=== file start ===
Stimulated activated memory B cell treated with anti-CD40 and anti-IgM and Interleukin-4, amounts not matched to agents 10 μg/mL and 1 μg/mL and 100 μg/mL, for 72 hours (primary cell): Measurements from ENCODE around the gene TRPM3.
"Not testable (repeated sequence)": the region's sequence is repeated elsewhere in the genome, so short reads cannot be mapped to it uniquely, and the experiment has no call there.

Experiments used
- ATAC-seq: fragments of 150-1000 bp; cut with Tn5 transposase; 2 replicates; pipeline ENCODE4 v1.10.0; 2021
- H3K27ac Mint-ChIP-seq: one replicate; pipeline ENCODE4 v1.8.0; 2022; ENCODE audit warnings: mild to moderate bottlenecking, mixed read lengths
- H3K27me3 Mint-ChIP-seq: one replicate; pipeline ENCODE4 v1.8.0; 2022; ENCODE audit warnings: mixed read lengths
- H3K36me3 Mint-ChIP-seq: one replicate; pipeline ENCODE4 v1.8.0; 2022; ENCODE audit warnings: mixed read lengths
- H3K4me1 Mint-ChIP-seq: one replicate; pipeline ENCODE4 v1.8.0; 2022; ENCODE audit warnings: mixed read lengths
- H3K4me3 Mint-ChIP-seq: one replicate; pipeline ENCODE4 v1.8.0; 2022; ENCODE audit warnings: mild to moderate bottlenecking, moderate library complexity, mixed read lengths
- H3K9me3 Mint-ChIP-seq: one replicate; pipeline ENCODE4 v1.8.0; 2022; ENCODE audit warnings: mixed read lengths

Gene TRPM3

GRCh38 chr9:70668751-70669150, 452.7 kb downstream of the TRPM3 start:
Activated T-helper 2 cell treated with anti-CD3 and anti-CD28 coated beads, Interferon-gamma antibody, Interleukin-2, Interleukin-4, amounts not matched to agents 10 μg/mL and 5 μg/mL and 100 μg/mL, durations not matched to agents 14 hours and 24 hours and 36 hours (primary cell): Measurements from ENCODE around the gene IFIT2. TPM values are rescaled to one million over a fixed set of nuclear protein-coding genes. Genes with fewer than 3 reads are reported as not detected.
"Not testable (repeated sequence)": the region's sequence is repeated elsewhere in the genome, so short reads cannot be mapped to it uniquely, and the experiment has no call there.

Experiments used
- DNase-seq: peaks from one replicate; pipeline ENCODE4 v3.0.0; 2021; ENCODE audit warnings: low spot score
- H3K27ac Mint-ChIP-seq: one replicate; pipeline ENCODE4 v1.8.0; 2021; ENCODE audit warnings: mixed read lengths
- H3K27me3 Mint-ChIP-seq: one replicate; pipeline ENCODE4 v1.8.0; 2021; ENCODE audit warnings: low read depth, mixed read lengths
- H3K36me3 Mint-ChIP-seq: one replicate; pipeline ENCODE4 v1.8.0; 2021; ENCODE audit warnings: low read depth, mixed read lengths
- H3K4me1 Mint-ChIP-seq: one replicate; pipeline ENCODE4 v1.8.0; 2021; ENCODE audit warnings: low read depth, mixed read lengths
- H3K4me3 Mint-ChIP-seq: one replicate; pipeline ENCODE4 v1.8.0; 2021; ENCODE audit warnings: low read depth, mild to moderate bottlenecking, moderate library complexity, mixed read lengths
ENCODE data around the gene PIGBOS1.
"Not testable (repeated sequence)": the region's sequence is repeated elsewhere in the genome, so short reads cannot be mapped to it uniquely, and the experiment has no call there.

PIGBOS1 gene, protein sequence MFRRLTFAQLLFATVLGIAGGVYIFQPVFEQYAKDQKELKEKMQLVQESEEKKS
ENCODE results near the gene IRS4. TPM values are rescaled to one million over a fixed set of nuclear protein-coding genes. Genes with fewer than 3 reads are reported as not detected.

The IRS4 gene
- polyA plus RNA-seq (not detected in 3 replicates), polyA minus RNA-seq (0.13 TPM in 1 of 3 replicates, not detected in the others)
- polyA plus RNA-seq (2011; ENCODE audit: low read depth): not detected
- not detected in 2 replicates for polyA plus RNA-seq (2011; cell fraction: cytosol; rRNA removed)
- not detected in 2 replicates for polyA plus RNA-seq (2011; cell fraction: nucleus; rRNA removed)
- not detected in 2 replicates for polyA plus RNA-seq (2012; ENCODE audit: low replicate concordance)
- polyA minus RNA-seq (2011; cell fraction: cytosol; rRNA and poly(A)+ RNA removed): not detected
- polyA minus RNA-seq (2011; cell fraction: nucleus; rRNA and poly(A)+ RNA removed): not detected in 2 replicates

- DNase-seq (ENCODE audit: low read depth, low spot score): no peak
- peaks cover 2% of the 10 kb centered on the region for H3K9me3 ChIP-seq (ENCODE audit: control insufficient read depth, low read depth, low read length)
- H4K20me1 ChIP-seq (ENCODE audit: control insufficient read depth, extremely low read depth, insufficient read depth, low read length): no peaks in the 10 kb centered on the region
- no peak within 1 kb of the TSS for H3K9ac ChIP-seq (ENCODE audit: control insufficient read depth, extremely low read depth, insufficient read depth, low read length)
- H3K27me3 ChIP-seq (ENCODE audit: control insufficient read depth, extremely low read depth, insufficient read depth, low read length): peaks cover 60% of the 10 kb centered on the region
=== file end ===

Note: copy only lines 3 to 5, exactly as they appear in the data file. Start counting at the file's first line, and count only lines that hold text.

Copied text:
Experiments used
- ATAC-seq: fragments of 150-1000 bp; cut with Tn5 transposase; 2 replicates; pipeline ENCODE4 v1.10.0; 2021
- H3K27ac Mint-ChIP-seq: one replicate; pipeline ENCODE4 v1.8.0; 2022; ENCODE audit warnings: mild to moderate bottlenecking, mixed read lengths